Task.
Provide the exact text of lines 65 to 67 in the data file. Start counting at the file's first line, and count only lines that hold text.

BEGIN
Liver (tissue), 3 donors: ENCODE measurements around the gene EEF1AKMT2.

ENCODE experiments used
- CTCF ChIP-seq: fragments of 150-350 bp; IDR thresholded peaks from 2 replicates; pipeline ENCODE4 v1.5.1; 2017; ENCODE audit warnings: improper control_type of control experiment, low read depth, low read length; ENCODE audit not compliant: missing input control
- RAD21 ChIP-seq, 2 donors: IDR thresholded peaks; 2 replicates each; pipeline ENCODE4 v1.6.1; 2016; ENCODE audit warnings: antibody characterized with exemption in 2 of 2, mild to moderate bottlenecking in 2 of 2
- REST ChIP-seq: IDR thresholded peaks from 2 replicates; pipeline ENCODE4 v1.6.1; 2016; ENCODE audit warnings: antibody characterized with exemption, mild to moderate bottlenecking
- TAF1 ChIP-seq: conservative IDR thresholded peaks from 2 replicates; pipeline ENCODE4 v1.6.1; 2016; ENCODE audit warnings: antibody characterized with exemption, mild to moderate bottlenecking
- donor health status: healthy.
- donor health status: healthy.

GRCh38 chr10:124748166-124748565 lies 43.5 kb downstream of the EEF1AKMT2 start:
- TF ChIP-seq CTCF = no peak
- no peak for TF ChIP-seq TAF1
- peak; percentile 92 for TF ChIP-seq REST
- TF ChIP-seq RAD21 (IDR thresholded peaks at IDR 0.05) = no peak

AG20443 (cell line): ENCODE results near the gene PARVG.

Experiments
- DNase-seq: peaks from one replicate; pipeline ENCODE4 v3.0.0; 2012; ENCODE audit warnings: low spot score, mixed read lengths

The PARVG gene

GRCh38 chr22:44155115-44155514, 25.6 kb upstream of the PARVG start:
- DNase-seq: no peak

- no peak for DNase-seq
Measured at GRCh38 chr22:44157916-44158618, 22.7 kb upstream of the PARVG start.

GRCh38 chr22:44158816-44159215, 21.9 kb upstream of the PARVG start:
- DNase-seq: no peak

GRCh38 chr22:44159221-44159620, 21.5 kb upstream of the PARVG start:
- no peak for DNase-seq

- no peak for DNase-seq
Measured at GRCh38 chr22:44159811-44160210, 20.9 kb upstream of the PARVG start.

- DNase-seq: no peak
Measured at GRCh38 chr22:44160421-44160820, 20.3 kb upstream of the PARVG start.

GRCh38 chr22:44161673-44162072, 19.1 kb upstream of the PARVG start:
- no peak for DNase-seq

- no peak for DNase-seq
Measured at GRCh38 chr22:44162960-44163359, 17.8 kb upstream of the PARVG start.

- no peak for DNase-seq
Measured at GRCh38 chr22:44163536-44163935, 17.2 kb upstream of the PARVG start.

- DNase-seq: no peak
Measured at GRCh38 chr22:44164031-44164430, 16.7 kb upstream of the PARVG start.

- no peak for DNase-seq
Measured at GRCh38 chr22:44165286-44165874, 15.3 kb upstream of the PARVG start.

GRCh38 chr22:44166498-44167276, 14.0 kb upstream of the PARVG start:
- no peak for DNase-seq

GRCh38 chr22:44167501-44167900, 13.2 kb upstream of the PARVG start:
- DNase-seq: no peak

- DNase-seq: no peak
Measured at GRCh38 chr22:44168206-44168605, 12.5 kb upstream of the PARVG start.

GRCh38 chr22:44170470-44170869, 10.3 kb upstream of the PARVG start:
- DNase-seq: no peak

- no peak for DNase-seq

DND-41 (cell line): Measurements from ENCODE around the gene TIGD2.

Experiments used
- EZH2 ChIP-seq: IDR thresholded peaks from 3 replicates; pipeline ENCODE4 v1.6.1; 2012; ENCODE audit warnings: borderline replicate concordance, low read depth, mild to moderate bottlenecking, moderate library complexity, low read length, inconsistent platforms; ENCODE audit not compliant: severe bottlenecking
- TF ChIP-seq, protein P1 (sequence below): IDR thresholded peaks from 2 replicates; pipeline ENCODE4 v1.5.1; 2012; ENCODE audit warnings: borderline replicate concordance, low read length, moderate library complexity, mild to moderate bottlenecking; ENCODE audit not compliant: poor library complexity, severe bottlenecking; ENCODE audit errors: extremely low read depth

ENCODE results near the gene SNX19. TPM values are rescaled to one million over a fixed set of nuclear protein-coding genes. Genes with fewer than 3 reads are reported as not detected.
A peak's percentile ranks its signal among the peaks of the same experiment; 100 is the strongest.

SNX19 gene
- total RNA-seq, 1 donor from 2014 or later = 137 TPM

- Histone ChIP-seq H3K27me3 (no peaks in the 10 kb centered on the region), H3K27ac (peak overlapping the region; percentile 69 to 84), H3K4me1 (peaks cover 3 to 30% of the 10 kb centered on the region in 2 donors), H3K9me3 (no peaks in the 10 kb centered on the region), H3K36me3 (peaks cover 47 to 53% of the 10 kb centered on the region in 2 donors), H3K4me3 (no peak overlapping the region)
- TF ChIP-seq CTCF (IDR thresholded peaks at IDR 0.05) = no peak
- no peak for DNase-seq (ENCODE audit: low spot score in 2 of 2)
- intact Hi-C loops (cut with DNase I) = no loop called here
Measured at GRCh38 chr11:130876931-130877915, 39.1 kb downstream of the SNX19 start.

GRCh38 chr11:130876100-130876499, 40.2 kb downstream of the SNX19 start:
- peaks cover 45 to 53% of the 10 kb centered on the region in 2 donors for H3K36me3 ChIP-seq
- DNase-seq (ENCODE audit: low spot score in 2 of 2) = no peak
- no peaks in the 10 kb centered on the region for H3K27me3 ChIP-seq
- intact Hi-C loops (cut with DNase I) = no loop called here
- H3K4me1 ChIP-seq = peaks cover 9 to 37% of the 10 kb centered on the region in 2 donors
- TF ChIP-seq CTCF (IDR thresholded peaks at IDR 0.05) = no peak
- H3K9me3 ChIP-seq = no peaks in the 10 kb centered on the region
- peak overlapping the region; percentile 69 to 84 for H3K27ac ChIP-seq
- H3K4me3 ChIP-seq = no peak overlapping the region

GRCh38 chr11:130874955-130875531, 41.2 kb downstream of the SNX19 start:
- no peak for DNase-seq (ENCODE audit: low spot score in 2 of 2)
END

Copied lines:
- no peaks in the 10 kb centered on the region for H3K27me3 ChIP-seq
- intact Hi-C loops (cut with DNase I) = no loop called here
- H3K4me1 ChIP-seq = peaks cover 9 to 37% of the 10 kb centered on the region in 2 donors